water kefir grains

Ginger Lime Water Kefir Recipe

I finally got some more water kefir grains today from Healthy Habits in Wicklow Town.

I had water kefir grains in the past but quickly felt overwhelmed from too many cultures on the go. I am now superhuman (ha, you should see my countertops!) at balancing all of my cultures, so I decided to give it another go.

If you’d like to learn more about water kefir grains and read loads of recipes, one of my favourite websites is Cultures for Health.

This recipe is slightly adapted from Bar Tartine’s Cortney Burn’s of San Fransisco. I highly recommend this cookbook.

 

Ginger Lime Water Kefir recipe

Makes 3 cups/ double the recipe if desired. 

Ingredients:

 

3 cups/ 750ml filtered water, preferably non-chlorinated

¼ cup/ 50 gram sugar

½ teaspoon molasses, preferably blackstrap

a washed, organic eggshell (for added minerals)

pinch of sea salt

2 squeezed lemons or limes, including the peel if organic

a couple pieces of dried fruit such as raisins or apricots

1-2 inches of organic fresh ginger, sliced finely.

¼ cup/ 45 grams water kefir grains

Method

 

In a 1 litre non-reactive container, such as a glass milk bottle, dissolve the water and sugar. Once mixed, add in all of the other ingredients: molasses, eggshell, sea salt, lemon peel, (save the juice for later) dried fruit, sliced ginger and lastly the water kefir grains. If you add the water kefir grains loosely in a small muslin sack or bag they are much easier to remove after.

Screw the lid on tight and give it a shake to mix everything. Then (importantly) leave the lid on, but unscrewed so that the carbon dioxide can escape. Or use an airlock if you have one. Bottles can and will explode if you don’t take care! If you’ve screwed the lid on, be sure to release the carbon dioxide every 6-8 hours by opening the container.

Let stand in a warm place of 68-72F/ 18-22C for 48 hours. 72 hours if the room is cooler. It should be gently fizzy.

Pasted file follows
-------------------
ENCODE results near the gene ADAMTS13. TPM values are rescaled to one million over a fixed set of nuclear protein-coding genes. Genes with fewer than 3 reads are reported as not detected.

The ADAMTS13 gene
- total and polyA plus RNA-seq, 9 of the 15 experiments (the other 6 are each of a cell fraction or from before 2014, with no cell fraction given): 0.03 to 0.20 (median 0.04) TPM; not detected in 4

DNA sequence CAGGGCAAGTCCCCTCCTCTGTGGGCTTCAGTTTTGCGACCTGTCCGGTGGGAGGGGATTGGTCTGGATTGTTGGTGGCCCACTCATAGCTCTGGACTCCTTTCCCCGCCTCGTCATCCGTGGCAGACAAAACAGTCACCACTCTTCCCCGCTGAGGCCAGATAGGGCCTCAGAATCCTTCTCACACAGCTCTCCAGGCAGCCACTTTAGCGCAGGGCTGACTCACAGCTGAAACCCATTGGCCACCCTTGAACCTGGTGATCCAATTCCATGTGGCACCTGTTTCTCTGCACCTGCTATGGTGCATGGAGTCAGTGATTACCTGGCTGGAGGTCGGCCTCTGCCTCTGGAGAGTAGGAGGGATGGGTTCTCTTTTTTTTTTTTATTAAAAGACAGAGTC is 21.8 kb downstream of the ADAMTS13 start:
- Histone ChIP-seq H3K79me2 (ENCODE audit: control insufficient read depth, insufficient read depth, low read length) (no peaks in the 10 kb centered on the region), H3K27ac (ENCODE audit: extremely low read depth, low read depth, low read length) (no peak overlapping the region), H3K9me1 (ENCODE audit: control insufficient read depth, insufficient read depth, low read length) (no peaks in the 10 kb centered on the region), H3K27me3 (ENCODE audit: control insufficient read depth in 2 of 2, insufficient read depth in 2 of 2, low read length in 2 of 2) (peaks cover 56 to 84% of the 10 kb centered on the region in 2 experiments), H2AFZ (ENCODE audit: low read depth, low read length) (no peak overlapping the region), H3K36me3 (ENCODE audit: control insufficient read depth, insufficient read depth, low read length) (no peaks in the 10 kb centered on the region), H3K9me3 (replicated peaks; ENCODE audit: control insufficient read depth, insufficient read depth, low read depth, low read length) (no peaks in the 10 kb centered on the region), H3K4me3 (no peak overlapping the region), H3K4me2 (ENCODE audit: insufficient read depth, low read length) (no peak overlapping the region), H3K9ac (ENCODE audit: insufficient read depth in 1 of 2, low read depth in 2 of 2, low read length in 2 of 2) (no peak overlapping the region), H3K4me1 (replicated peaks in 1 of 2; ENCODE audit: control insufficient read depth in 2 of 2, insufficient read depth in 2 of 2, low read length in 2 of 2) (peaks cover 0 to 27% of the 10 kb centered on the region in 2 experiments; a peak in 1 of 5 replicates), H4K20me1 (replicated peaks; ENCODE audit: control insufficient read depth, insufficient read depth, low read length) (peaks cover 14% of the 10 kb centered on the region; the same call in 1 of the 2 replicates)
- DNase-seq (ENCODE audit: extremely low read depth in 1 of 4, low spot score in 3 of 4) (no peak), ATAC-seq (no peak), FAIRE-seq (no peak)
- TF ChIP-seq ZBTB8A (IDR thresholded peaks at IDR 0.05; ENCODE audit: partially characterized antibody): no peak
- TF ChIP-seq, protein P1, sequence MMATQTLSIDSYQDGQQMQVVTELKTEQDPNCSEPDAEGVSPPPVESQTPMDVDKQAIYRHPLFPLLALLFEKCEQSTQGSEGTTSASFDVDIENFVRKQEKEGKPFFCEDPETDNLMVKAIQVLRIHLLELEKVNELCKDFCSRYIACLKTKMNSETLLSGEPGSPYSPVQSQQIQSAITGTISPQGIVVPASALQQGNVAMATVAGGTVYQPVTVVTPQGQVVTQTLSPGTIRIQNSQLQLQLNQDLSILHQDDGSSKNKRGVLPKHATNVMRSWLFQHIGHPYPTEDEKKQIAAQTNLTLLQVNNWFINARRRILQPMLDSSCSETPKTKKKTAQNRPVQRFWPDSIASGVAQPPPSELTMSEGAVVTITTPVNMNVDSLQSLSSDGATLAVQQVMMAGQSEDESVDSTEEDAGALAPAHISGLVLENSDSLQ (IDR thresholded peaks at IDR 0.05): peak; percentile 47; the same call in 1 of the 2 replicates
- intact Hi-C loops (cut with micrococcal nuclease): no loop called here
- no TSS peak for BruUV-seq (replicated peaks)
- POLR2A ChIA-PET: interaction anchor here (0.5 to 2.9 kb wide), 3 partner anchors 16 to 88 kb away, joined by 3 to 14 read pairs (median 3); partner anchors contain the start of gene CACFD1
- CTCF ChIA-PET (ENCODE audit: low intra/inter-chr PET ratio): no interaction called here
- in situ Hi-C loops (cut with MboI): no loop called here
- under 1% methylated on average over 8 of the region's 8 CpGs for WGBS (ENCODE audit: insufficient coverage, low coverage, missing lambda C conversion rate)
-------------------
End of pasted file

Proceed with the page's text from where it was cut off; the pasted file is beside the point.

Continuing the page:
Remove and discard the fruit (you can eat it) and lemon pieces and eggshell. Remove the kefir grains. Strain the liquid through a sieve to catch any other bits or kefir grains.

Stir in the lemon or lime juice using more or less to taste. In Cortney’s recipe, she also adds fresh ginger juice.

Transfer the liquid to flip top bottles such as glass Grolsch bottles with the rubber gasket. Leave at least 1 inch/ 2.5 cm of head space to allow the carbon dioxide to expand. Let stand at room temperature until pressure builds, about 24 hours. You can use a plastic bottle if desired to remove the possibility of explosions, but also to gauge that the pressure has built up sufficiently. Once the bottle feels hard, move to the refrigerator. Refrigerate for up to 1 month. Serve cold straight out of the bottle.

I’d recommend opening the bottles with care. I open them over the sink and with a plastic jug over the top of the bottle in the event of a surprise geizer!

The kefir grains need to be fed, so once removed from the mixture feed them again immediately in a sugar water mixture of ¼ cup sugar/ 50 grams to 1 quart or litre of water. Refrigerate in an airtight container for up to 4 weeks. Drain and add fresh sugar water every 7 days. Or repeat the recipe and start again!

ginger water kefir